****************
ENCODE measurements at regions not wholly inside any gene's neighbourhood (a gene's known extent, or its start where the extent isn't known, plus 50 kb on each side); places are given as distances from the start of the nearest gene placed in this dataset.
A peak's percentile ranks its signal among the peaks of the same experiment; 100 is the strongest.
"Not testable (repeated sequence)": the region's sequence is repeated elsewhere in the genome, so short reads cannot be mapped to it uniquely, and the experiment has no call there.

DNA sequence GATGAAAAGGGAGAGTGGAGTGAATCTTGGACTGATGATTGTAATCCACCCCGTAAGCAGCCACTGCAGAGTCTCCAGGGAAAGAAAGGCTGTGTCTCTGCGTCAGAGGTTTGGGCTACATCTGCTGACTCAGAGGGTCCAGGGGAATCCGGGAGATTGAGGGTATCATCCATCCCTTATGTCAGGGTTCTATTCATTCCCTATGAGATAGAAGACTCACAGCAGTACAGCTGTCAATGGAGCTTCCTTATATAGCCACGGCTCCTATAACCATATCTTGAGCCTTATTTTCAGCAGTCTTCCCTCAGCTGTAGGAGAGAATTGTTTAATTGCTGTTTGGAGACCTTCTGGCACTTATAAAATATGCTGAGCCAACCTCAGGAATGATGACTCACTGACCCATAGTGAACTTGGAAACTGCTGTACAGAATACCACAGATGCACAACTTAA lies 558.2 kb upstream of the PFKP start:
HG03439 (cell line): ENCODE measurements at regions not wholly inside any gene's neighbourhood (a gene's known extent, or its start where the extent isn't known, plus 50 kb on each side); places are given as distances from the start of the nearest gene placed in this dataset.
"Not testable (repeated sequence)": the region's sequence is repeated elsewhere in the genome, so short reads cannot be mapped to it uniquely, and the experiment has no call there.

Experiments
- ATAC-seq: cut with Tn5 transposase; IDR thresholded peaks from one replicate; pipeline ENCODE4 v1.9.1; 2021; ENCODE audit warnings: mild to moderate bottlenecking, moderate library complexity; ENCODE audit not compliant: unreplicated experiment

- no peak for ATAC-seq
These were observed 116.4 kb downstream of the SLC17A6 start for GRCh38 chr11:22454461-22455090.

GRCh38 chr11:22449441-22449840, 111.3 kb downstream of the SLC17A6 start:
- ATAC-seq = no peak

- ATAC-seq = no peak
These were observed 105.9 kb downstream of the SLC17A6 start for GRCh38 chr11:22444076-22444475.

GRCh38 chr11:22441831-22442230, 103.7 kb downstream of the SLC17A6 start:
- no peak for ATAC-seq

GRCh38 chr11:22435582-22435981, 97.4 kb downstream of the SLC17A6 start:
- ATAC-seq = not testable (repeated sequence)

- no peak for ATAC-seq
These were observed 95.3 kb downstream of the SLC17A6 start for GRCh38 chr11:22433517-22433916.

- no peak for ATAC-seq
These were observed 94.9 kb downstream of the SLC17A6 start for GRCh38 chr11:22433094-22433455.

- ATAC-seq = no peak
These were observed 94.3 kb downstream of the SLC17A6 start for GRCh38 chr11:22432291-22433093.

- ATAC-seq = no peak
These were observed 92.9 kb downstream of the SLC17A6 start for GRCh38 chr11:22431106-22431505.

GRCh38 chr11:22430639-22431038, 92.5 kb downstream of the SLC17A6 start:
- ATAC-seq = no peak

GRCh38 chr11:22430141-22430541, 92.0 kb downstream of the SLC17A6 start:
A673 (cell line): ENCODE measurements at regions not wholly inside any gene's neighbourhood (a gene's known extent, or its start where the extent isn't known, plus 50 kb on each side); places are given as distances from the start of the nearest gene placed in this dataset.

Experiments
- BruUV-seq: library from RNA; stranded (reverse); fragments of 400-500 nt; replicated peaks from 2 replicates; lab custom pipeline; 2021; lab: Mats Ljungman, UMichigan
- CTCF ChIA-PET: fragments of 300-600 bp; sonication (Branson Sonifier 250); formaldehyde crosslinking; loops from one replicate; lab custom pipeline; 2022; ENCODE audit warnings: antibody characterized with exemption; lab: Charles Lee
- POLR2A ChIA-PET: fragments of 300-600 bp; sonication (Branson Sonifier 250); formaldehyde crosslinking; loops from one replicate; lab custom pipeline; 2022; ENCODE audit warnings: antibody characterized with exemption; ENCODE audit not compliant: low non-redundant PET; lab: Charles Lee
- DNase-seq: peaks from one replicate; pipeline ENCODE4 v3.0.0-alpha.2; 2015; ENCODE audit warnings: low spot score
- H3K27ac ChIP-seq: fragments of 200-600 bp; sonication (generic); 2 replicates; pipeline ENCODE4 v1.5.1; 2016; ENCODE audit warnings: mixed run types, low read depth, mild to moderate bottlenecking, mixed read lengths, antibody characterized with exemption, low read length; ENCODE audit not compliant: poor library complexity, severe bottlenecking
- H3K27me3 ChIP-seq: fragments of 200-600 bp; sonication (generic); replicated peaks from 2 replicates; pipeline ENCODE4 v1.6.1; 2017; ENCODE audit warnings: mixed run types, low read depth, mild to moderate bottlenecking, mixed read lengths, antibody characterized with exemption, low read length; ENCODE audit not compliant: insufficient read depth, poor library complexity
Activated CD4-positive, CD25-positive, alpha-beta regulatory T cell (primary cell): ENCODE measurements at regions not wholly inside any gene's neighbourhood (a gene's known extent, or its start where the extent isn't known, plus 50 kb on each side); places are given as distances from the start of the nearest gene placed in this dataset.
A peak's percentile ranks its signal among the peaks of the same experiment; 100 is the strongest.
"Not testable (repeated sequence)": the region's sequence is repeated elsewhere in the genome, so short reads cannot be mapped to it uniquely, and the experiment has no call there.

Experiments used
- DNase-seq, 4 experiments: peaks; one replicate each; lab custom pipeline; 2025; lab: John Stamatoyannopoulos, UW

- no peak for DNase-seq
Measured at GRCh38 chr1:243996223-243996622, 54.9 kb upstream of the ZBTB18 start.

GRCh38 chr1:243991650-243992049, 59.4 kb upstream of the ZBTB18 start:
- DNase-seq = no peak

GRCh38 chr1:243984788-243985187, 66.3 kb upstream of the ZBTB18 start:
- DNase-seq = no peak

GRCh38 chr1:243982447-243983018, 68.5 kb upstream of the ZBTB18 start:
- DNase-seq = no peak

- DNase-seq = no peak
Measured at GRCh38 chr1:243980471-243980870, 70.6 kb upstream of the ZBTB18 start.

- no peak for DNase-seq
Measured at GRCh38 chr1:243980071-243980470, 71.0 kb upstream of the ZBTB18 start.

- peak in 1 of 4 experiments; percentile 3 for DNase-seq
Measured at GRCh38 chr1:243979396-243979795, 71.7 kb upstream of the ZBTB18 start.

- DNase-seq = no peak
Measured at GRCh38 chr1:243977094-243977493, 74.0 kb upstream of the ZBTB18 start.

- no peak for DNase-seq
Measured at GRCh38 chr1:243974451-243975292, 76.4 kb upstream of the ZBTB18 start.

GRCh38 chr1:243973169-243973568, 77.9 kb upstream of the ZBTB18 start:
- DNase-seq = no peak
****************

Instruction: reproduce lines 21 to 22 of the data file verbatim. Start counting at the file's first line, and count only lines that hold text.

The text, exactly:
- no peak for ATAC-seq
These were observed 94.9 kb downstream of the SLC17A6 start for GRCh38 chr11:22433094-22433455.